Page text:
France were celebrating after their last-minute try in Paris
France (20) 46
Tries: Harinordoquy, Jauzion, Marty, Heymans, Milloud,
Con: Beauxis (5)
Pens: Beauxis (2)
Scotland (14) 19
Tries: Walker, Lamont, Murray
Cons: Paterson (2)
Elvis Vermeulen's last-gasp try clinched the Six Nations title for France despite a spirited Scottish challenge in Paris.
Scotland's bright start led to a Nikki Walker try, but Imanol Harinordoquy and Yannick Jauzion struck back for France.
Sean Lamont kept the Scots in touch with a try just before the break.
Tries by David Marty and Cedric Heymans put France in command but Euan Murray's score looked set to hand the title to Ireland before the dramatic finale.
France, Ireland and England were tied on six points each at the top of the Six Nations table before the final weekend, and the Irish kicked off with a 51-24 victory over Italy, meaning France needed to beat Scotland by at least 24 points.
Vermeulen's try in the dying seconds took the margin to 27 points and left England needing a massive win over Wales to deny France their fourth title in six years, but Brian Ashton's side lost 27-18 in Cardiff.
Scotland had taken the initiative from the kick-off and the normally clinical Chris Paterson missed a fairly straightforward penalty.
But when Dan Parks placed a clever cross-field kick to the far corner, Walker rose above Clement Poitrenaud to dive over the line for the opening try.
Paterson made no mistake this time with the conversion.
But the Scottish scrum was soon under pressure at the other end and Lionel Beauxis slotted over for France's first three points.
And, after a stirring break from Cedric Heymans, the French decision to run the ball was rewarded when Harinordoquy slid under the bodies on the try line.
Beauxis' simple conversion put the home side ahead for the first time.
The French were now inspired and a superb break by scrum-half Pierre Mignoni produced their second try after 33 minutes.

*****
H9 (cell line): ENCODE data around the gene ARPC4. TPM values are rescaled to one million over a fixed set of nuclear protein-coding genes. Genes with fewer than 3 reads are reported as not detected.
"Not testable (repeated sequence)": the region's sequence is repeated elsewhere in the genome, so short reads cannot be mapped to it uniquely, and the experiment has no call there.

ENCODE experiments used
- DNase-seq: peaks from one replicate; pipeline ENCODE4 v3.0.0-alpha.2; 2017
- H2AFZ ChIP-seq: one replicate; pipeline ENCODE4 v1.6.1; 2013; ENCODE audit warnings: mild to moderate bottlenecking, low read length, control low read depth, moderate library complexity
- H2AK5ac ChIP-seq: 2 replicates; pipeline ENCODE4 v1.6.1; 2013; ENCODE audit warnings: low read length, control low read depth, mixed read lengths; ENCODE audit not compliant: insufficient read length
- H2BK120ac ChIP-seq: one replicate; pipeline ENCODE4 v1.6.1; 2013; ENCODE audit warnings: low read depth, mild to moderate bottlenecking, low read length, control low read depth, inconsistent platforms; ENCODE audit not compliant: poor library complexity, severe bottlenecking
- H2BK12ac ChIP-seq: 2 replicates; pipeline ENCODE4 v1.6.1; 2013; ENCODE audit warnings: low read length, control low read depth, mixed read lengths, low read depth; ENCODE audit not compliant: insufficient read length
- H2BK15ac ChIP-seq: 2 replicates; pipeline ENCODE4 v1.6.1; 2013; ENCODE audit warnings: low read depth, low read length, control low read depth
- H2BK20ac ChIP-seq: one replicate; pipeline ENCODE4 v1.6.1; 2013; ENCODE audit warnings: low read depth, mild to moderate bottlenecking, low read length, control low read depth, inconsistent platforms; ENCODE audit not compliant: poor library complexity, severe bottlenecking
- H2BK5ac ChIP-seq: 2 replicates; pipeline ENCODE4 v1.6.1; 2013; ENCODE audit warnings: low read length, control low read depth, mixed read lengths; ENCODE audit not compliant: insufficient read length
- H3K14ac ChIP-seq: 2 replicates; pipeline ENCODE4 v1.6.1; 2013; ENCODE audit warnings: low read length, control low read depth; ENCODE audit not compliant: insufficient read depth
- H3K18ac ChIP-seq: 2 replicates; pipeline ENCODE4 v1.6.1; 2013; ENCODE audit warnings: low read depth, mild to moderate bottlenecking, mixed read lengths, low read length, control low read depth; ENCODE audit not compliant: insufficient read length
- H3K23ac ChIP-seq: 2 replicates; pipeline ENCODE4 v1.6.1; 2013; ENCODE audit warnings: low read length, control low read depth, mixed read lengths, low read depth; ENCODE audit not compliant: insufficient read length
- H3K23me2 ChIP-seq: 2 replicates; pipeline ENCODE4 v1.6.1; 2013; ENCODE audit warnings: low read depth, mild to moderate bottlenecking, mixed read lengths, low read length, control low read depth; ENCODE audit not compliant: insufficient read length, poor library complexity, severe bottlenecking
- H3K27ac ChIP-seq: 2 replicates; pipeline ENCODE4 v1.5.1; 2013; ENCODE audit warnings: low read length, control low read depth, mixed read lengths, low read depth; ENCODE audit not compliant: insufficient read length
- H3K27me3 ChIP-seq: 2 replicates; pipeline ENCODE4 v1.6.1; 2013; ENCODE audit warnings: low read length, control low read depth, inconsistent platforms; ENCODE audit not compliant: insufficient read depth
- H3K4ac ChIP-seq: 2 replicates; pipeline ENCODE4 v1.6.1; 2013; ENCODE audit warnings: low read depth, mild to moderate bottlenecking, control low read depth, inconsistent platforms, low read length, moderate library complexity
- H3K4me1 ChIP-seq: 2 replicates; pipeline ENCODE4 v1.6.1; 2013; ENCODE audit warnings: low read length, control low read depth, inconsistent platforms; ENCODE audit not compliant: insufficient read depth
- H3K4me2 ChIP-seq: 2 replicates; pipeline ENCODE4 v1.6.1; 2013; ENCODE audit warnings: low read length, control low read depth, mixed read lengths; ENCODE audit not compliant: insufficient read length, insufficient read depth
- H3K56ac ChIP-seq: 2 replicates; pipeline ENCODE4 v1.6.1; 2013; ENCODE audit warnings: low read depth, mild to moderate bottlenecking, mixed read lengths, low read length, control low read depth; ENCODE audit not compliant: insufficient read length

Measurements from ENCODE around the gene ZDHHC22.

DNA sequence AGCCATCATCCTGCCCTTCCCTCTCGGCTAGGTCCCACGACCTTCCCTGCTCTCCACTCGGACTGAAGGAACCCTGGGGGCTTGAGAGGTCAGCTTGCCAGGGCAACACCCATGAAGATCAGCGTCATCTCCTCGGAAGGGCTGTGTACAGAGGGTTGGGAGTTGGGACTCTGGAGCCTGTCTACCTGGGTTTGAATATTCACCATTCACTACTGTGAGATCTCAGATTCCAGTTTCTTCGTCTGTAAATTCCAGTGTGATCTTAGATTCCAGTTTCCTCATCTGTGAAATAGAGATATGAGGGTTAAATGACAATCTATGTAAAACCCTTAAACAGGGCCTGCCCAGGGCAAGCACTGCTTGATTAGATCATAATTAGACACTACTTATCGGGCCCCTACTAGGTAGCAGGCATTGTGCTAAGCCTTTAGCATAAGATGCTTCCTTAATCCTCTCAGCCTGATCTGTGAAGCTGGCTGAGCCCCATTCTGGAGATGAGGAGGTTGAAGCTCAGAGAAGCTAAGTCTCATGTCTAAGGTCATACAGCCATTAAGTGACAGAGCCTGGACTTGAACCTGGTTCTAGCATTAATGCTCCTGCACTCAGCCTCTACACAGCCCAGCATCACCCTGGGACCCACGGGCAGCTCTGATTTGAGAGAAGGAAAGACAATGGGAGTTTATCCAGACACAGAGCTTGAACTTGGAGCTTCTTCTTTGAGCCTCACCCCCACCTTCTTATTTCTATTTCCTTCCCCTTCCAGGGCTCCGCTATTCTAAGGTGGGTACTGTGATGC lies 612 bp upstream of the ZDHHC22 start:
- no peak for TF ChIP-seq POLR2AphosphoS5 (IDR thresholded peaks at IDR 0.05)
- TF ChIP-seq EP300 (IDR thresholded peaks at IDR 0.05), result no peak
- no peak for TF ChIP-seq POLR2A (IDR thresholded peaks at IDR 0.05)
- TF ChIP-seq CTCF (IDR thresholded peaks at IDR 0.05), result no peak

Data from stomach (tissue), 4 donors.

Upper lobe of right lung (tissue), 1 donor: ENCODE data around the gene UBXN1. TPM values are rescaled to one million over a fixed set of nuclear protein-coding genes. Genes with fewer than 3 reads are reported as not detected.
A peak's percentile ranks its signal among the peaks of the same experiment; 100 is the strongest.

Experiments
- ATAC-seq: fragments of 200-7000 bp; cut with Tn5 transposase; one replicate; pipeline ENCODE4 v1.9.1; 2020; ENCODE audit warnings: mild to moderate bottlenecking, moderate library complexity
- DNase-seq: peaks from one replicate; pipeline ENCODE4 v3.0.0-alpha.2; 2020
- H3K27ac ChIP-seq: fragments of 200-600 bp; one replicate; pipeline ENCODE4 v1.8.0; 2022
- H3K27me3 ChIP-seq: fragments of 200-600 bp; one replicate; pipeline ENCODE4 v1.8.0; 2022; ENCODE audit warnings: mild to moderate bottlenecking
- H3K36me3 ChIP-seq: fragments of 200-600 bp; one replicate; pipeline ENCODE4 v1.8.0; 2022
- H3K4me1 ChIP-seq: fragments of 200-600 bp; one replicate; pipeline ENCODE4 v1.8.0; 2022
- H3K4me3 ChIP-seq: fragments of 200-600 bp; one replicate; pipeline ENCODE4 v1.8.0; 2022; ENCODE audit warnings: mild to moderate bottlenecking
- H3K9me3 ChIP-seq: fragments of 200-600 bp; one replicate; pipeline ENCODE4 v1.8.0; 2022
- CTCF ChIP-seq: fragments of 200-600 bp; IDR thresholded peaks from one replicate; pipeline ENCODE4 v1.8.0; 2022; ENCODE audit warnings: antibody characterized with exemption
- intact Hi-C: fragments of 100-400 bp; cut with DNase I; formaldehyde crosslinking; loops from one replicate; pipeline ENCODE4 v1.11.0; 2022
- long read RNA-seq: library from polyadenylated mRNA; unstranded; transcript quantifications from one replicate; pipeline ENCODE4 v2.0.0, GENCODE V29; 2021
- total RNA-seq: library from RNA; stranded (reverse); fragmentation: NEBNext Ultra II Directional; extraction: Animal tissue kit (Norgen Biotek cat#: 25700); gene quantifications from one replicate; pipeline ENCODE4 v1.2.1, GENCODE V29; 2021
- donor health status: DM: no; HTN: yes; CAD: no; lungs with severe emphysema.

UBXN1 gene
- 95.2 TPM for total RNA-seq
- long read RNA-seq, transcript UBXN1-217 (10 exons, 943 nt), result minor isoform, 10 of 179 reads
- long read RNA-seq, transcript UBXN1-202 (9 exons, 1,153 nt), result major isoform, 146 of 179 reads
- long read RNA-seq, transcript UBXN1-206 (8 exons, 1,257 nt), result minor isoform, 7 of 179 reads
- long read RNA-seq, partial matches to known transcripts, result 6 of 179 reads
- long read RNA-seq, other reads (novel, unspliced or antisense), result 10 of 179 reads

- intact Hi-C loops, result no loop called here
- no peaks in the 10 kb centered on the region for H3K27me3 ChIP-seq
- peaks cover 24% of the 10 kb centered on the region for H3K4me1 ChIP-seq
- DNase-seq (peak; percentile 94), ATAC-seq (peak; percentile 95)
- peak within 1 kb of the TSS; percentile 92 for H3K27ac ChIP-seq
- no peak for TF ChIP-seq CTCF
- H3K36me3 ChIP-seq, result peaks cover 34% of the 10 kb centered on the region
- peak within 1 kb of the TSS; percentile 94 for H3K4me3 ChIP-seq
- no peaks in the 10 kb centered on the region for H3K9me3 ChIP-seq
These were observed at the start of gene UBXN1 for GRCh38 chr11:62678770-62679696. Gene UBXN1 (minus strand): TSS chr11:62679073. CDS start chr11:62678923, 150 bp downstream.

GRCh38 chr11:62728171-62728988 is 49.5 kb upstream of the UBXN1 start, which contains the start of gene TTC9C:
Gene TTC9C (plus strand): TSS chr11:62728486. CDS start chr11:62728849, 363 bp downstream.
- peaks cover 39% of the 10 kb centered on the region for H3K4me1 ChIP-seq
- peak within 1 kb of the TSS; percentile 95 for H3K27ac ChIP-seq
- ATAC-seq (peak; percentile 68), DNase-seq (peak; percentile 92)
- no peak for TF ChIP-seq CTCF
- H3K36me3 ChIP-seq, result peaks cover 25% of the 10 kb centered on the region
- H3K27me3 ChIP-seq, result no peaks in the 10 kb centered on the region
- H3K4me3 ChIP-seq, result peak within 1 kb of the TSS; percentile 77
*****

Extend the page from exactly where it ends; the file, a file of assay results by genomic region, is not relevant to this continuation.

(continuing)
Nikki Walker had given the Scots an early lead in Paris
A deceiving side-step, a quick dash, a deft chip over Paterson and a swift lay-off gave Jauzion the simple task of touching down under the posts.
Beauxis' conversion put France well on their way to the 24-point winning margin required.
Another French thrust towards the Scottish line gave Beauxis the chance to land another three points from under the posts.
These were worrying signs for Scotland, but Sean Lamont put them back in with a chance on the stroke of half-time.
The winger broke clear and, when Paterson was hauled down, Lamont's quick tap-and-go foxed the French defence and he touched down under the posts, Paterson adding the conversion.
Scotland started the second half well, but France were the more clinical going forward, Marty diving over in the corner and Beauxis converting from a difficult angle.
Just as Scotland started to apply some pressure of their own, a quick turnover led to a break that allowed Heymans to add another try in the same corner.
Sean Lamont was somehow sent to the sin-bin for what was deemed to be a late tackle that had actually been committed by his brother, Rory.
And the French immediately took advantage, with prop Milloud powering over the line by the pack for France's fifth try.
Scotland rejected a couple of opportunities to kick a simple penalty before Murray went over in the corner to hand the advantage in the Championship race back to Ireland.
But Paterson's conversion attempt struck the posts and, in a dramatic finish, Vermeulen hauled himself over the line.
The decision went to the video referee - Irishman Simon McDowell - and, after lengthy consideration, the try was awarded before Beauxis added the conversion.
France: Poitrenaud; Clerc, Marty, Jauzion, Heymans; Beauxis, Mignoni; Milloud, Ibanez, Villiers, Nallet, Thion, Betsen, Bonnaire, Harinordoquy.
Replacements: Bruno, Mas, Pape, Vermeulen, Elissalde, Traille, Dominici.
Scotland: Paterson; S Lamont, Dewey, Henderson, Walker; Parks, Lawson; Kerr, Ford, E Murray, Hines, S Murray, Taylor, J Beattie, Hogg.
Replacements: Hall, Jacobsen, Hamilton, Callam, Cusiter, Di Rollo, R Lamont.